April 15, 2019 (Vol. 26, No. 7): PEOPLE

New Member Profile: Kathryn McDonald

Hello!  My name is Kathryn McDonald, and this is my first year as a graduate student pursuing an online MS/LIS from the University of Illinois Urbana-Champaign.  My journey to this degree has been an interesting one. For my undergraduate work, I double-majored in Anthropology and Computer Science at Oregon State University.  I knew that they fit together, but I couldn’t articulate exactly how at the time, so I took a job on the computer science side of things as a data analyst.

When the news broke last summer about US agencies separating migrant children from their families at the border, I stumbled across a Wired article about academics from Columbia University who were building a map of every ICE facility in the country based on open data.  Their goal was to show that the scope of the separation crisis extended far past our southern border. The article called their work “Digital Humanities”, and I finally realized how to fit my degrees together. I was put in touch with the Oregon State University Rare Books and History of Science Librarian, who suggested that a Library and Information Science degree would put me in the best position to leverage my technical and academic knowledge in ways that benefit my community.

I live on the coast near Astoria, so I am familiar with the challenges rural communities face and would like to use the knowledge and skills I gain to benefit my community.  Recently, I have become rather involved with Astoria’s Q Center. They have been strategizing about ways to expand and become a community resource center, and my dream is to help them offer an array of LGBTQ books and articles.  I am also volunteering with the Gay and Lesbian Archives of the Pacific Northwest (based in Portland) to help connect rural Q Centers to share resources. The coast has some fascinating LGBTQ history, and I would love to collect and share oral histories from elders to help young rural LGBTQ folks see themselves represented.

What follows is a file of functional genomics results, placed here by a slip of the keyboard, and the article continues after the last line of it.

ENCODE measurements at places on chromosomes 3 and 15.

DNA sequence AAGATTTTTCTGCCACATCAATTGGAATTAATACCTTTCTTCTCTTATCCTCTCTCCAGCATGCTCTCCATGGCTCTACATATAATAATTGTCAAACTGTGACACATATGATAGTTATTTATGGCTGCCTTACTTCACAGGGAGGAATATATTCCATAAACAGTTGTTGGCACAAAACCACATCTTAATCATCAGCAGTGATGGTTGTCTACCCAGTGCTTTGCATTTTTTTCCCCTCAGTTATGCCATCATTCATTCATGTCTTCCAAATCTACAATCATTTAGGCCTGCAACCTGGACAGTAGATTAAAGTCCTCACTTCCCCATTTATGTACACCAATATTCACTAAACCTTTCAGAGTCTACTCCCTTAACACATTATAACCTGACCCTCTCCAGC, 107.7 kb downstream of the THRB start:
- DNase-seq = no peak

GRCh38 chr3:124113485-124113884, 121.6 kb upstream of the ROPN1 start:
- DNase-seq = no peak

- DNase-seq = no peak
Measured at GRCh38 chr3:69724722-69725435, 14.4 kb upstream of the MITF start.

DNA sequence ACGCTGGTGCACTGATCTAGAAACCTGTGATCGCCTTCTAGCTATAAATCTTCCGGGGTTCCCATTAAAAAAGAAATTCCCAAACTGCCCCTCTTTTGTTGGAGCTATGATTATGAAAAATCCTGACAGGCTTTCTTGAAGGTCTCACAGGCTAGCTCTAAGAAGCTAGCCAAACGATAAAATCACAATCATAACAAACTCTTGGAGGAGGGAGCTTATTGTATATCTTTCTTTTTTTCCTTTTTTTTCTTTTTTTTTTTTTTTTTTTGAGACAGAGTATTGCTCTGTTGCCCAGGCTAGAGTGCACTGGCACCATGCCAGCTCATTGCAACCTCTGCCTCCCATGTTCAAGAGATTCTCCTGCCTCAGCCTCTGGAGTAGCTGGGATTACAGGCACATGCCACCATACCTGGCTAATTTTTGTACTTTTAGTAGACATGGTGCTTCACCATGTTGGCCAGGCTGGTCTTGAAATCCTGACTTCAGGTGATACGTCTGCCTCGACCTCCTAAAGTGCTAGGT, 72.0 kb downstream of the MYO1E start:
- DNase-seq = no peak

My favorite book is “Alamut” by Vladimir Bartol, which I learned about while playing the Assassin’s Creed video game series.  Quite apart from rotting your brain, when done well, video games can actually provide immersive history lessons. When I find spare time, I enjoy playing the baritone ukulele, conducting “mad science” experiments, and trying to grow herbs and vegetables in sandy soil.

I have a passion for bringing suppressed or marginalized histories and folklore to the public, and books are a wonderful way to do that.  I am hoping to meet everyone in OLA and find out how everything works and how librarians are serving their communities around the state. In addition, I was delighted to be accepted to serve on the ALA’s Over the Rainbow Book List Committee this year, so I am looking forward to reading lots of books.  I’m interested to learn about the relationship between ALA and OLA and how I can harness my experience to benefit both.